For those who couldn’t get enough of Meng Hua Ho’s 1975 epic The Flying Guillotine, the chopsocky maestro returned three years later with what many consider one of the finest martial arts movies ever made. Whether they’re right or not is another matter, but The Vengeful Beauty is definitely an entertaining slice of Hong Kong schlock, especially if you don’t think too hard about its ridiculously overplotted storyline. Still, who ever watched a Shaw Brothers flick expecting an Oscar-worthy narrative?
Rong Qui-yan is an expert martial artist who’s given it all up for love. Or kind of. At the start of the movie we see that she still enjoys the odd bad guy massacre from time to time, as she fatally rebukes the villainous Emperor’s book-burning henchmen when they try to assassinate a lowly proofreader. Yes, you read that right - there’s a touch of the Farenheit 451’s to The Vengeful Beauty, even if this tantalising idea is abandoned quite early on in the film. Before you know it, the henchmen are flinging razor-bladed hats everywhere with a speed and consistency that would put Goldfinger’s Oddjob to shame, and when Rong returns home to find her husband and family have been murdered for asking too many questions she sets out on a one-woman mission to make the culprit pay.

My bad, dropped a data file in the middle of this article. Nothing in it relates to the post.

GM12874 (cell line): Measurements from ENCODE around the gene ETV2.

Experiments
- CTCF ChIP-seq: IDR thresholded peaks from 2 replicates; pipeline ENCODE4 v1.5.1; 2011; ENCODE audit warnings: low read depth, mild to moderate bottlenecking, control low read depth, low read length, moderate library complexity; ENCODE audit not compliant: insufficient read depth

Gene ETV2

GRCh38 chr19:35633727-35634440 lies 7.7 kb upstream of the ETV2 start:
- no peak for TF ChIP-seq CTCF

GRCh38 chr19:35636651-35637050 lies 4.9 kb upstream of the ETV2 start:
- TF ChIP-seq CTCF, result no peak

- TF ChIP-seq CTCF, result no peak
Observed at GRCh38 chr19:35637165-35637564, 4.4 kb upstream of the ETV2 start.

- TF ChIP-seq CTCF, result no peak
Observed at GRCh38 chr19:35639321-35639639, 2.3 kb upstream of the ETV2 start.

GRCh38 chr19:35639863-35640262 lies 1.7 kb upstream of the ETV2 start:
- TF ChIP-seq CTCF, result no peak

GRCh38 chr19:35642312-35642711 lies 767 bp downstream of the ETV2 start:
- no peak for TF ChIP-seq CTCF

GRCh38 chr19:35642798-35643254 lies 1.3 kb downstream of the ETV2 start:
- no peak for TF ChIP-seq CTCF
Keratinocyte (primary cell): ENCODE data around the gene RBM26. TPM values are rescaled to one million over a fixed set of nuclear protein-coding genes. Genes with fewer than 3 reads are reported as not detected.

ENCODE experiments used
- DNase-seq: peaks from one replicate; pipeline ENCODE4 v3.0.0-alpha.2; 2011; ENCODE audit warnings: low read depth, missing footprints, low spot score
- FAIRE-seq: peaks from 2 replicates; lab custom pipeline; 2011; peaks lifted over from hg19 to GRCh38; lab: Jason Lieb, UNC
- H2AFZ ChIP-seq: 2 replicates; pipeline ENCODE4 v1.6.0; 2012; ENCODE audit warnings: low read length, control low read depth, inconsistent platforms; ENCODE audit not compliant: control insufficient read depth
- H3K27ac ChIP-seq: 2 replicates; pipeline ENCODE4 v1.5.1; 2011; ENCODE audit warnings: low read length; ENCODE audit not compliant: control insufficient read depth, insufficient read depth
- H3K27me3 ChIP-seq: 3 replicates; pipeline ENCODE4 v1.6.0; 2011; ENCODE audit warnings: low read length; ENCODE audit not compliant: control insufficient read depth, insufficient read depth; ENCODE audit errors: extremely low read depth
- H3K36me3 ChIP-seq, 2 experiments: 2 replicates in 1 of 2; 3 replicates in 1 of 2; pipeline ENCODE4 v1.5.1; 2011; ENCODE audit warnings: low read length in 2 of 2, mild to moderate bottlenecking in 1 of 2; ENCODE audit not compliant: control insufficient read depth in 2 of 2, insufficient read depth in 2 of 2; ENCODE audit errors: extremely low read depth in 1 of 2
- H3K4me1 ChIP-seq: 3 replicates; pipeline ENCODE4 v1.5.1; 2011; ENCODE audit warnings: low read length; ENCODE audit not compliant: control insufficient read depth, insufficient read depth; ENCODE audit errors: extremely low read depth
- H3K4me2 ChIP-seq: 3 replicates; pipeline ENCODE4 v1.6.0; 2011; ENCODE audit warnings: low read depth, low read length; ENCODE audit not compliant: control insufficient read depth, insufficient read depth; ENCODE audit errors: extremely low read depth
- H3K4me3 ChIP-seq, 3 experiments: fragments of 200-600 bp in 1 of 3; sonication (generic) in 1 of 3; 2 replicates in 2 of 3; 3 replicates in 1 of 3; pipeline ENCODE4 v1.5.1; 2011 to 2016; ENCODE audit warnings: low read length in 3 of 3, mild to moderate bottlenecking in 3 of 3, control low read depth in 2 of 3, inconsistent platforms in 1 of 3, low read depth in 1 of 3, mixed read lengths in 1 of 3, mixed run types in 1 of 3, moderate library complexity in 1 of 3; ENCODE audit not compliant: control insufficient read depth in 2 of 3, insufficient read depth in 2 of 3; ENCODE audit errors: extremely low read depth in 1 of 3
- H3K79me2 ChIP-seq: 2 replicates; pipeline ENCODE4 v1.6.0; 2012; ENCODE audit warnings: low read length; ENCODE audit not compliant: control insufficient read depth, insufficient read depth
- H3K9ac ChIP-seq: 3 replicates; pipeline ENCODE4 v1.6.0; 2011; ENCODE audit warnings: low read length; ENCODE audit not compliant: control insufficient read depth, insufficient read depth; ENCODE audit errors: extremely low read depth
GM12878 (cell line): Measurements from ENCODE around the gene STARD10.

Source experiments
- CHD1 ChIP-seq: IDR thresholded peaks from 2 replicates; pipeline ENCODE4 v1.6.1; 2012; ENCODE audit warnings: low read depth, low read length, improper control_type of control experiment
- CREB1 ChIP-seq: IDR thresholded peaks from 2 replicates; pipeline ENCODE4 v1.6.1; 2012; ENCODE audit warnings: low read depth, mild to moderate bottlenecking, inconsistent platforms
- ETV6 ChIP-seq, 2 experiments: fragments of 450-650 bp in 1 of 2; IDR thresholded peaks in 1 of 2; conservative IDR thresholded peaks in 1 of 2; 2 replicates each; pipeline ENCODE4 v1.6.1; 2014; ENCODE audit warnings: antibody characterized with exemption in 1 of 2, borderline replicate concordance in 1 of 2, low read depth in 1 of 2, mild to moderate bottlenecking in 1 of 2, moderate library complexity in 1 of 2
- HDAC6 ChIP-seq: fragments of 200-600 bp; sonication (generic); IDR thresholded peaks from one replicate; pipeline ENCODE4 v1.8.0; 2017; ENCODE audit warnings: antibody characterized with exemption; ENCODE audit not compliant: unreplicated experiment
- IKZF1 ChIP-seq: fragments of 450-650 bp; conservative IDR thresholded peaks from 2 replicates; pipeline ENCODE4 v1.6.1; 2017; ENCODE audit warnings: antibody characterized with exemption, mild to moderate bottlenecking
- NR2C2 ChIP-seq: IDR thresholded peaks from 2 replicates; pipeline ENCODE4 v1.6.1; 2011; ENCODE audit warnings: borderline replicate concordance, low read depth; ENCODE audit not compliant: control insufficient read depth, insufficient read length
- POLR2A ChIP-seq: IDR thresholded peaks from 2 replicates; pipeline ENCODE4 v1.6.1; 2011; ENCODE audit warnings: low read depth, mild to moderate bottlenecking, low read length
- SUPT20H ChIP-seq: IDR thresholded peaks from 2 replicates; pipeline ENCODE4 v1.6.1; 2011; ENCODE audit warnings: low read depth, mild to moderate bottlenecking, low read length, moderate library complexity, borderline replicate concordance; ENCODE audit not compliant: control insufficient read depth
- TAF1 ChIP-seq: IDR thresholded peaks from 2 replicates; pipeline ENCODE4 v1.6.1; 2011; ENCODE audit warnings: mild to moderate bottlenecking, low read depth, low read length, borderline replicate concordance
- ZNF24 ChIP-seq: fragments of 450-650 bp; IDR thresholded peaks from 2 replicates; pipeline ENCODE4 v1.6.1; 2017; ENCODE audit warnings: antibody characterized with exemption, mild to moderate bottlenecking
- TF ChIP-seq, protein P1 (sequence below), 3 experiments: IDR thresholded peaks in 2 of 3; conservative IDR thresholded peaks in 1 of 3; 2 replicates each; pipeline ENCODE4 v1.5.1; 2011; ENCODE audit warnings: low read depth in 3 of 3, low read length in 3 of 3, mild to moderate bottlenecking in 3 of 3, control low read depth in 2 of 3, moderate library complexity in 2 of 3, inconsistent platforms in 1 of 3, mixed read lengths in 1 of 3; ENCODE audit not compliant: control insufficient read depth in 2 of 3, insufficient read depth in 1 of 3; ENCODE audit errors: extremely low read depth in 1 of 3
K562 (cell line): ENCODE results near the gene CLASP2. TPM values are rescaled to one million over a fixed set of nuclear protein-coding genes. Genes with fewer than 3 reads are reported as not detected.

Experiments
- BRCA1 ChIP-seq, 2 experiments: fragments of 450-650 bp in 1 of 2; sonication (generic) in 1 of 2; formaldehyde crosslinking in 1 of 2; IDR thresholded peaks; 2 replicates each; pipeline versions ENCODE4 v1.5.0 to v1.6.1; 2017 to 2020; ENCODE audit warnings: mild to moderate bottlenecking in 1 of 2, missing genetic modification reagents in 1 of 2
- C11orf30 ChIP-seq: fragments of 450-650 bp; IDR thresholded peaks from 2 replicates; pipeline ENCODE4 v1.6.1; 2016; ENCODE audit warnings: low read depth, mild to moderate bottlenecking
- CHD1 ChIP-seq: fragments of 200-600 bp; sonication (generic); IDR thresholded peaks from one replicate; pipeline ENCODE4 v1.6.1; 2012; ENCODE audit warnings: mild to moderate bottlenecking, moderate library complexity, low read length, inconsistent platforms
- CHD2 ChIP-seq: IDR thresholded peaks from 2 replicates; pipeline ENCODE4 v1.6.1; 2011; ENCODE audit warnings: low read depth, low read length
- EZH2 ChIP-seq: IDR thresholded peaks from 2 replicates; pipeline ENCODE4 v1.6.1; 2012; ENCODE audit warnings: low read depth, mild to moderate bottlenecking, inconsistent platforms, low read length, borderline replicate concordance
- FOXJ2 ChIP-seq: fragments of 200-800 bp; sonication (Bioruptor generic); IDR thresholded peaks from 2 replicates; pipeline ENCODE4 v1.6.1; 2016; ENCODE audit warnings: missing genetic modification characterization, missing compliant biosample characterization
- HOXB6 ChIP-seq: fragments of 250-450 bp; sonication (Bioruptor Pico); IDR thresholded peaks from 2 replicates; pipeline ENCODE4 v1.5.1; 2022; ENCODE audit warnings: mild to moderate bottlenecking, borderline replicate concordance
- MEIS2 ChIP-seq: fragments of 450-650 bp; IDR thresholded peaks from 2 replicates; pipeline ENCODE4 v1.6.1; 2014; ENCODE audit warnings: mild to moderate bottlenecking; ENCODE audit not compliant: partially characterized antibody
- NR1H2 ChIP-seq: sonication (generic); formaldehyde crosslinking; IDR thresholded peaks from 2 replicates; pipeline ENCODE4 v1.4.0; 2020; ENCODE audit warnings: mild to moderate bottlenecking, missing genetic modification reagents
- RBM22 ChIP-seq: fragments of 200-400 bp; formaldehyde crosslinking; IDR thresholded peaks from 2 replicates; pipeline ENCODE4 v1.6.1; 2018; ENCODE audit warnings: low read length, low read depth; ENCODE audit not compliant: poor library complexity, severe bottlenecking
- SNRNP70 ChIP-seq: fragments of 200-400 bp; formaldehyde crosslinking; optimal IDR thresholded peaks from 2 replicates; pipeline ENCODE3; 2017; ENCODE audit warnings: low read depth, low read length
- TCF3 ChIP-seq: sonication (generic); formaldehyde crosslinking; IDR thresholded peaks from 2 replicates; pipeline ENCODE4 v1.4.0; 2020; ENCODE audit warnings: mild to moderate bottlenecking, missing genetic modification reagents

In this case, the culprit is the sneaky Jin Gang-Feng who knows the only reason Rong ran away from their last battle is because she’s pregnant and has promised her dead hubby she’ll protect their unborn child, so Gang-Feng sends his three adult children out to hunt Rong down. Unluckily for the kids, Rong has teamed up with an old friend from martial arts school and another guy who’s also pretty handy at throwing objects around like boomerangs when he doesn’t think anyone’s looking. Fiendish ambushes, poisoned needles, a coquettish topless assassin and a very awkward love triangle lie ahe, not to mention plenty more guillotine-bladed bowler hats (or at least that’s what they look like, albeit sprayed a very fetching shade of gold). Will our kick-ass expectant heroine survive long enough to wreak her revenge and avenge her husband’s death?
Although this may not be the classic that overly enthusiastic fans claim, there’s something unmistakeably wonderful about The Vengeful Beauty. The sword play, back flips and flying kicks are copious, the actors keep convincingly straight faces even when they’re reciting some painfully exposition-heavy dialogue (made even better by the weird pidgin English of some of the subtitles), and the eagle-eared will earn extra points if you recognise a recurring musical sting that, we’re pretty sure, has been stolen wholesale from 1968’s Witchfinder General. As for the Blu-ray’s back cover claim that Vengeful Beauty undoubtedly inspired Crouching Tiger, Hidden Dragon… well… there are some aerial shenanigans in the bamboo trees that do look awfully familiar.
88 Films have done a great job with this one. The print looks terrific and the two special features are solid, especially the interview with Shaw hero Yueh Hua. If you don’t go into this expecting a masterpiece you may find The Vengeful Beauty hard to resist.
Special features: Interviews with Yueh Hua and Susan Shaw
THE VENGEFUL BEAUTY / DIRECTOR: MENG HUA HO / SCREENPLAY: ON SETZO / STARRING: PING CHEN, HUA YUEH, LIEH HO / CERT: 15 / RELEASE DATE: OUT NOW